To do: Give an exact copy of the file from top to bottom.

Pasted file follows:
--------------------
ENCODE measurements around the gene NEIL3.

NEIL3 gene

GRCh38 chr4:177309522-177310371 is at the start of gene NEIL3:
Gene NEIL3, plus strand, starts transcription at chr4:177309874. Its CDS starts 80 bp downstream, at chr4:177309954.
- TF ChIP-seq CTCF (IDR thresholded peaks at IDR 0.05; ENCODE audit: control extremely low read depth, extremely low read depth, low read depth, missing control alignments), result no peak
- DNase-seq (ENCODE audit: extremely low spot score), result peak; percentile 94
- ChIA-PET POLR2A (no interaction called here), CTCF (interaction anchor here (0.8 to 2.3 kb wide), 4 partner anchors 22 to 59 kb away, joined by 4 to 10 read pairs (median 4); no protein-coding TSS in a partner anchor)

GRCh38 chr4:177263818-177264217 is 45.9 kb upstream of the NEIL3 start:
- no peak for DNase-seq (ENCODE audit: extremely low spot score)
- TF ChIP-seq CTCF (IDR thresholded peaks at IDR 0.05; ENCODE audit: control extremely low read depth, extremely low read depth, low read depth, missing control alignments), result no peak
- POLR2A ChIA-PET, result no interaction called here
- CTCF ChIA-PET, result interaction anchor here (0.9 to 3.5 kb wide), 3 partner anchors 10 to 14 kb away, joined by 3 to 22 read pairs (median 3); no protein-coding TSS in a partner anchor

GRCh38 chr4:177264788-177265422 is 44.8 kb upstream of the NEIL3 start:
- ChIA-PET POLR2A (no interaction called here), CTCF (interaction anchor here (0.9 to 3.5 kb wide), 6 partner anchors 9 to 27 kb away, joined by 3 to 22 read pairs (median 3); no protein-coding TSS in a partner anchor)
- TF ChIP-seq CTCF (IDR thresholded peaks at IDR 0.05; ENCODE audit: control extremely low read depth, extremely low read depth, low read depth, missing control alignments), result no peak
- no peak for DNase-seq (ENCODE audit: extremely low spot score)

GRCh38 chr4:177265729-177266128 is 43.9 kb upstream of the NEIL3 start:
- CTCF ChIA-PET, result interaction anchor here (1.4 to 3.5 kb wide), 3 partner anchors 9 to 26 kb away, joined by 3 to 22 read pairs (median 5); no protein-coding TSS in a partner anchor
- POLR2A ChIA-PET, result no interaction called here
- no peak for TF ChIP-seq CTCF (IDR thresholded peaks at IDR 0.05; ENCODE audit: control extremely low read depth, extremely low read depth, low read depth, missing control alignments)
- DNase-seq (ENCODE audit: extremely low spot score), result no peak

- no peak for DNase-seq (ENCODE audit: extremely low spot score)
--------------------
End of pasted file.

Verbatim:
ENCODE measurements around the gene NEIL3.

NEIL3 gene

GRCh38 chr4:177309522-177310371 is at the start of gene NEIL3:
Gene NEIL3, plus strand, starts transcription at chr4:177309874. Its CDS starts 80 bp downstream, at chr4:177309954.
- TF ChIP-seq CTCF (IDR thresholded peaks at IDR 0.05; ENCODE audit: control extremely low read depth, extremely low read depth, low read depth, missing control alignments), result no peak
- DNase-seq (ENCODE audit: extremely low spot score), result peak; percentile 94
- ChIA-PET POLR2A (no interaction called here), CTCF (interaction anchor here (0.8 to 2.3 kb wide), 4 partner anchors 22 to 59 kb away, joined by 4 to 10 read pairs (median 4); no protein-coding TSS in a partner anchor)

GRCh38 chr4:177263818-177264217 is 45.9 kb upstream of the NEIL3 start:
- no peak for DNase-seq (ENCODE audit: extremely low spot score)
- TF ChIP-seq CTCF (IDR thresholded peaks at IDR 0.05; ENCODE audit: control extremely low read depth, extremely low read depth, low read depth, missing control alignments), result no peak
- POLR2A ChIA-PET, result no interaction called here
- CTCF ChIA-PET, result interaction anchor here (0.9 to 3.5 kb wide), 3 partner anchors 10 to 14 kb away, joined by 3 to 22 read pairs (median 3); no protein-coding TSS in a partner anchor

GRCh38 chr4:177264788-177265422 is 44.8 kb upstream of the NEIL3 start:
- ChIA-PET POLR2A (no interaction called here), CTCF (interaction anchor here (0.9 to 3.5 kb wide), 6 partner anchors 9 to 27 kb away, joined by 3 to 22 read pairs (median 3); no protein-coding TSS in a partner anchor)
- TF ChIP-seq CTCF (IDR thresholded peaks at IDR 0.05; ENCODE audit: control extremely low read depth, extremely low read depth, low read depth, missing control alignments), result no peak
- no peak for DNase-seq (ENCODE audit: extremely low spot score)

GRCh38 chr4:177265729-177266128 is 43.9 kb upstream of the NEIL3 start:
- CTCF ChIA-PET, result interaction anchor here (1.4 to 3.5 kb wide), 3 partner anchors 9 to 26 kb away, joined by 3 to 22 read pairs (median 5); no protein-coding TSS in a partner anchor
- POLR2A ChIA-PET, result no interaction called here
- no peak for TF ChIP-seq CTCF (IDR thresholded peaks at IDR 0.05; ENCODE audit: control extremely low read depth, extremely low read depth, low read depth, missing control alignments)
- DNase-seq (ENCODE audit: extremely low spot score), result no peak

- no peak for DNase-seq (ENCODE audit: extremely low spot score)